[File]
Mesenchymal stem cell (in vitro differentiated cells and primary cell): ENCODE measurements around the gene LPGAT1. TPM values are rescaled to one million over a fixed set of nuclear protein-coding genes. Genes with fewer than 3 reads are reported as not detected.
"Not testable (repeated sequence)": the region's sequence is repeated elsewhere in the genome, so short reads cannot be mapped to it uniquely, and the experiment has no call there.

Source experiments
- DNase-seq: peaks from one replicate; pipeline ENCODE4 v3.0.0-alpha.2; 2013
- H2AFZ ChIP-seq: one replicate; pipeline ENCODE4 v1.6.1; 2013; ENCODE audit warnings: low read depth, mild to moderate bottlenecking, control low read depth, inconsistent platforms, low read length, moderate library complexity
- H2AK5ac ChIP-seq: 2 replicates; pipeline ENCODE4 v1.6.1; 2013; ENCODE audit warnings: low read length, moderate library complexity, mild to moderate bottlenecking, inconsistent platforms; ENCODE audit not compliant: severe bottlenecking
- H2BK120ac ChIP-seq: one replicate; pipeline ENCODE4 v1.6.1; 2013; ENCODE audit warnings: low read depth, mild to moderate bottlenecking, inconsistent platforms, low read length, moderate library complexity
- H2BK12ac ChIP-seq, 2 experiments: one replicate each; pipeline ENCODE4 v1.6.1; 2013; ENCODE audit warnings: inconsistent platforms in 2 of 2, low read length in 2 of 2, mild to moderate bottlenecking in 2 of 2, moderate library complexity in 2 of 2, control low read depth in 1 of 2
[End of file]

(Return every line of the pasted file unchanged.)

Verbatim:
Mesenchymal stem cell (in vitro differentiated cells and primary cell): ENCODE measurements around the gene LPGAT1. TPM values are rescaled to one million over a fixed set of nuclear protein-coding genes. Genes with fewer than 3 reads are reported as not detected.
"Not testable (repeated sequence)": the region's sequence is repeated elsewhere in the genome, so short reads cannot be mapped to it uniquely, and the experiment has no call there.

Source experiments
- DNase-seq: peaks from one replicate; pipeline ENCODE4 v3.0.0-alpha.2; 2013
- H2AFZ ChIP-seq: one replicate; pipeline ENCODE4 v1.6.1; 2013; ENCODE audit warnings: low read depth, mild to moderate bottlenecking, control low read depth, inconsistent platforms, low read length, moderate library complexity
- H2AK5ac ChIP-seq: 2 replicates; pipeline ENCODE4 v1.6.1; 2013; ENCODE audit warnings: low read length, moderate library complexity, mild to moderate bottlenecking, inconsistent platforms; ENCODE audit not compliant: severe bottlenecking
- H2BK120ac ChIP-seq: one replicate; pipeline ENCODE4 v1.6.1; 2013; ENCODE audit warnings: low read depth, mild to moderate bottlenecking, inconsistent platforms, low read length, moderate library complexity
- H2BK12ac ChIP-seq, 2 experiments: one replicate each; pipeline ENCODE4 v1.6.1; 2013; ENCODE audit warnings: inconsistent platforms in 2 of 2, low read length in 2 of 2, mild to moderate bottlenecking in 2 of 2, moderate library complexity in 2 of 2, control low read depth in 1 of 2